I am a product of the Catholic schooling system although have not been a part of the Catholic Church since I was 16 and have not considered myself a Catholic since then. I am proud of my association with my old schools (St Peters College Years 7 to 9 and Sacred Heart College, Years 9 – 13) and have nothing but good memories from them especially whilst boarding at SHC.
I have never wanted to associate myself with the Catholic Church once leaving school, not for any particular reason other than I found it boring, not very relevant to my life and lacking in inspiration. However recently I have found myself drawn to the new Pope and am excited about the direction he seems to be taking the Catholic Church in and whilst I am not fully ‘on board’ with everything he says, it’s obvious to me that the direction he intends to take the Church in is less regressive than previous Popes.
One of my greatest joys in recent times was hearing Pope Francis talk about the dangers of capitalism, the need for the wealthy to look after the poor and the concern for what he calls the “idolatry of money.”
It is with the knowledge that the Pope has significant and public concern about how the poor are treated, and the obvious links he is making to money and how it should be distributed, that I was extremely disappointed at receiving an email from SHC this week asking, among other things, for donations towards a $70,000 Grand Piano for their new music department.
Now looking around $70,000 might be a very good price for a top end Grand Piano, I spoke to someone today who sold them as was told that they can range between $150,000 and $350,000 so I am not saying this is not a “good deal” I am challenging SHC on whether it is important at all.
I found a Grand Piano online for under $12,000 and I am sure the best upright piano, that many music departments would drool over would be far less than $70,000. What would Pope Francis do?
I don’t want this to turn into a ‘smash the Catholic Church’ conversation, it’s not my intention to give them a black eye, but as someone with 17 years ‘behind the pew’ I think I can gently tap you on the shoulder and say, “have you really thought this one through?”
SHC is in the suburb of Glen Innes which is one of the poorer suburbs in Auckland. If you look at the make up of the community you will see that the only demographic it is ahead in compared to the Auckland and National averages is “people earning under $20,000” and that nearly 60% of the homes there are not owned by those dwelling in them. This is a struggling suburb.
On top of all that with there being a lot in the news at the moment about people sleeping in cars I have to wonder how a school, who claims as a part of their Special Character that their culture “is centred on the person of Jesus Christ” can bring themselves to be comfortable with spending $70,000 on a single musical instrument.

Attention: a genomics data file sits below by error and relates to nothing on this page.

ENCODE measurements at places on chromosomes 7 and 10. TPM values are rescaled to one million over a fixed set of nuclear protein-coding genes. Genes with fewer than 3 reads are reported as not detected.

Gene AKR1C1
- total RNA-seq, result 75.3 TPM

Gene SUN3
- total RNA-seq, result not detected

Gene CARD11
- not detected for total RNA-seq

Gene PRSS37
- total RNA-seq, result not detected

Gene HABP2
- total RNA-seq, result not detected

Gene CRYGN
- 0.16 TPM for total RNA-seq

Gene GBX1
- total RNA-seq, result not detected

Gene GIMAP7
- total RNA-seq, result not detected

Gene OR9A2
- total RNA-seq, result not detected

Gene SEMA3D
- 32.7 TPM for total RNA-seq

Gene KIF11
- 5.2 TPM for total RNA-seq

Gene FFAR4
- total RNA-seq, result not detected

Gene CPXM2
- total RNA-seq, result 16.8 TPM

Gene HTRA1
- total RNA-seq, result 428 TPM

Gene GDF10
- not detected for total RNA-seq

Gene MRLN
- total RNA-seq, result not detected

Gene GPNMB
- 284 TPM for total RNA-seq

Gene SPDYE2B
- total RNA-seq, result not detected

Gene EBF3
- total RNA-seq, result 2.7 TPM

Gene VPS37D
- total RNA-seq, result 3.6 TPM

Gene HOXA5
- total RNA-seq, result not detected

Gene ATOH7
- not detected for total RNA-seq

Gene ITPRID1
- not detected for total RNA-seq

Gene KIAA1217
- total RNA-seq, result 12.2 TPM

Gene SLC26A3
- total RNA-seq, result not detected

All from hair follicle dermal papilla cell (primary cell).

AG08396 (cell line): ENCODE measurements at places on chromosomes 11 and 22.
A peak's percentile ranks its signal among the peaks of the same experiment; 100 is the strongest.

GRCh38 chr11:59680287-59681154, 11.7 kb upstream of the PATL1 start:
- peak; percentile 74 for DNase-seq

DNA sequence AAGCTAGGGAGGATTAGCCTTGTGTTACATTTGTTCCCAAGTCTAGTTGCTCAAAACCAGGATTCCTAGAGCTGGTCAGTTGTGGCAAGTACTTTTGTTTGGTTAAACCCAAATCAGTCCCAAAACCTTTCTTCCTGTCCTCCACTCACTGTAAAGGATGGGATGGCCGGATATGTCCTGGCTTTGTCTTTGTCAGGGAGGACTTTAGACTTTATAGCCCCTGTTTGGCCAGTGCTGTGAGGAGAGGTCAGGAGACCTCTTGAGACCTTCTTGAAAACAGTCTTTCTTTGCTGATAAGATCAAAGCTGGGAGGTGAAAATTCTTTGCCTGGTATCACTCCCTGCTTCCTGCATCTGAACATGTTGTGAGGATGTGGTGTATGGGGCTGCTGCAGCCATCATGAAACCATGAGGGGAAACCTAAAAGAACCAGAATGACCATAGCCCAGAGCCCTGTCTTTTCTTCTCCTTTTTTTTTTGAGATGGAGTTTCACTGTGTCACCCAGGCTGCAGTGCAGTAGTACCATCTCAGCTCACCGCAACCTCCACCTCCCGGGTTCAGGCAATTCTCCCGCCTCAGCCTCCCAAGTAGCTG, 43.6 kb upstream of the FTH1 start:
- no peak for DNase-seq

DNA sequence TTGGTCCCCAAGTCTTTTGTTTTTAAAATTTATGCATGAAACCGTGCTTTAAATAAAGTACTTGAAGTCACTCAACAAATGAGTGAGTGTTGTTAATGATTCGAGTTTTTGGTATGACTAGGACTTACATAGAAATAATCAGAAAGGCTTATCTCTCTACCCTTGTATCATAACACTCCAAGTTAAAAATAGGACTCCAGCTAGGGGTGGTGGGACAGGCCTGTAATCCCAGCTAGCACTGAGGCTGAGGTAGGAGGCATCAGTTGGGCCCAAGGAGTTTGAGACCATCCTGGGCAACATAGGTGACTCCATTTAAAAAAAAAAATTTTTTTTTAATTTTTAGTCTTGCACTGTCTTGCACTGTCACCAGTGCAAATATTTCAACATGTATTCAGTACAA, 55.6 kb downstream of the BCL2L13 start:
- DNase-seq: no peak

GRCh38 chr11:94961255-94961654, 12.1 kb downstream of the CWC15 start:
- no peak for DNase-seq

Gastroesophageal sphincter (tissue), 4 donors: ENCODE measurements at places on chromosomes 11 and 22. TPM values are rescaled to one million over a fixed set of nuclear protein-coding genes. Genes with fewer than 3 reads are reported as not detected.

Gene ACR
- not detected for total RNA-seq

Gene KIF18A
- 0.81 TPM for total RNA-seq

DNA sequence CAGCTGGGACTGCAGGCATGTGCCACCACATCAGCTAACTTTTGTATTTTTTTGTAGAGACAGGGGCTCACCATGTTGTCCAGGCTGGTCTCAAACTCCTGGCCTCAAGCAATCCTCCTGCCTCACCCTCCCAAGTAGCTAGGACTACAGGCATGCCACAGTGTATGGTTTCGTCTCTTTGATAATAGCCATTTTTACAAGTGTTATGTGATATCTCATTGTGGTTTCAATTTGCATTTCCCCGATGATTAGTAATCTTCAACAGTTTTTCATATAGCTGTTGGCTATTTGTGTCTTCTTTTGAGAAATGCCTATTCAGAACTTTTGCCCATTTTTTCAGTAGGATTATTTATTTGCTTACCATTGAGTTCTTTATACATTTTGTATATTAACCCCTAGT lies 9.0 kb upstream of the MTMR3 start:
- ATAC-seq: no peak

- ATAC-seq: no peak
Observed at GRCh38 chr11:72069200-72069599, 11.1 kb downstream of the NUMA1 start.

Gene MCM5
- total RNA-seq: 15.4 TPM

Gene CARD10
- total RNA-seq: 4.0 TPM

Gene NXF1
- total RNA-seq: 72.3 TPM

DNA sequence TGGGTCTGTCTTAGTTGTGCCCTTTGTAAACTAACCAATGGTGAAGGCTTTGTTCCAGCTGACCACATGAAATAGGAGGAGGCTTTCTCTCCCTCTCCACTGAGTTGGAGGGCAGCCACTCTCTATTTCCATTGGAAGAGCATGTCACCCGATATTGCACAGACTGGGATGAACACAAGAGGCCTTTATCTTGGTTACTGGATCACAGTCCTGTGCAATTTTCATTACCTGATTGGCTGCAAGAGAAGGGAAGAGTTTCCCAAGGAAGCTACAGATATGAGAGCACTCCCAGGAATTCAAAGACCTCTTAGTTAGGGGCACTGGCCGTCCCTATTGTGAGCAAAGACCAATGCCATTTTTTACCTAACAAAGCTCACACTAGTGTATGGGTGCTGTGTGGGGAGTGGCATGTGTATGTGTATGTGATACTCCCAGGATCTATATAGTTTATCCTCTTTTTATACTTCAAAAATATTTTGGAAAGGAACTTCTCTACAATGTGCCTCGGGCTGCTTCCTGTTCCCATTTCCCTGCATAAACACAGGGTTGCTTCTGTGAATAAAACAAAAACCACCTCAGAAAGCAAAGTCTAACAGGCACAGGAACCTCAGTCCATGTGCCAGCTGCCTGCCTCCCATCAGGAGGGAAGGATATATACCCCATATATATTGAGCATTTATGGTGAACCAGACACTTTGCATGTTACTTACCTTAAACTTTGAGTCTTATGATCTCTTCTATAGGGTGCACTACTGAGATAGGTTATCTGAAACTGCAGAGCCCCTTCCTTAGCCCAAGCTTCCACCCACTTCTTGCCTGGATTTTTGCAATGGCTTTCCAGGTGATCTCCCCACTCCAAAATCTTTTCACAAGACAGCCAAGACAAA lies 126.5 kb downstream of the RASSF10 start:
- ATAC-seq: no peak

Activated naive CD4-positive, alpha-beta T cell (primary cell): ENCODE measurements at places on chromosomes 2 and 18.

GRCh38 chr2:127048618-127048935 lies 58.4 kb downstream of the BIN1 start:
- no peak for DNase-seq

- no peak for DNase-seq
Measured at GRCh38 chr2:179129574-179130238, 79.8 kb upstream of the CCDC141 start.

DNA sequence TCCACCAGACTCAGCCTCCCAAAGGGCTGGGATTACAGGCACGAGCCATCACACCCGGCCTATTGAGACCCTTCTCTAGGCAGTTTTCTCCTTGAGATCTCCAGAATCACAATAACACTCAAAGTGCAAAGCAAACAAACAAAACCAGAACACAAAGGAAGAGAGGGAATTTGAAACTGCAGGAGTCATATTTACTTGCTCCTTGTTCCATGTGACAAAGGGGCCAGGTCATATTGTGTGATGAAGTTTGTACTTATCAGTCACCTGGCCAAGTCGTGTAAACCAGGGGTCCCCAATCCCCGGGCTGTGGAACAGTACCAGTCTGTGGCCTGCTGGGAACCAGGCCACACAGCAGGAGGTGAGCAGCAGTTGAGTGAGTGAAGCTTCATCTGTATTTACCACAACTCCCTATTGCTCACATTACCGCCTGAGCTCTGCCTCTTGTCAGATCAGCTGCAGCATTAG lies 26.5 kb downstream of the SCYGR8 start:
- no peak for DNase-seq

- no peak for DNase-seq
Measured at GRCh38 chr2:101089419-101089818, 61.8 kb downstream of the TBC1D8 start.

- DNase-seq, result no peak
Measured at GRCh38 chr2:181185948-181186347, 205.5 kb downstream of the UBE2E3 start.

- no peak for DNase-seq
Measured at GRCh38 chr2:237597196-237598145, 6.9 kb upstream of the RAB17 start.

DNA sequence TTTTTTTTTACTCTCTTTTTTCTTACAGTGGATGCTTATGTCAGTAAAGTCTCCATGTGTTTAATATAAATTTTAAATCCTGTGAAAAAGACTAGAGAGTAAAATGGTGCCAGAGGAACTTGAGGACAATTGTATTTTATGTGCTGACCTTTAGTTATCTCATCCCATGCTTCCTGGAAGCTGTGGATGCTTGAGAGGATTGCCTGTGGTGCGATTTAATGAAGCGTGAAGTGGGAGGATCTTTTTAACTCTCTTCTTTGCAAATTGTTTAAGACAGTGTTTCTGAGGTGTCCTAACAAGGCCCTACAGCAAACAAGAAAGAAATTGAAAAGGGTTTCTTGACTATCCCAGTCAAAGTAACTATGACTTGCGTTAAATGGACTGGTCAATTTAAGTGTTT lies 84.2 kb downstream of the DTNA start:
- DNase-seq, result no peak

Many will also ask about the wealth that the school is literally sitting on. SHC is situation at 250 West Tamaki Road, Glen Innes. The records show that this property has a Ratings Valuation of $65,500,000 of which the land alone is worth over $40,000,000. Again I understand the idea of being ‘asset rich’, but your property is likely worth over $100,000,000 on an open market. At what point do you stop and at the very least ask a question about liquidizing some of your assets to better your amenities?
I also do not want to suggest that being charitable, and giving to whatever cause you deem important, is not a good thing and I understand how much not-for-profit groups, schools, charities etc…rely on donations. All I am asking is that if Pope Francis had that $70,000…what would he do?
Here is an idea SHC, and I’m not being a curmudgeon here and saying “Don’t do it” to your Grand Piano. How about you raise the $70,000, purchase the one I found for $12,000 and then cure over 130 people from leprosy?
At the moment you can donate $432 to the Leprosy Mission which cures one person from leprosy. The cure includes locating them, caring for them, curing them and then supporting them into positions where they can support themselves. What would Pope Francis do?
If you don’t like the Leprosy Mission, how about World Vision, what about Rainbow Youth, do you like Tearfund? There are a myriad of opportunities out there that, in my opinion, would be grateful for the help to help others, all whilst the students of SHC can still sit at a $12,000 piano that 99% of New Zealanders would never be able to afford and 99.99% of New Zealanders wouldn’t hear a difference between.
And if the question “What would Pope Francis do?” is a bit existential, then what about “What would Jesus do?” maybe that’s a little easier to figure out.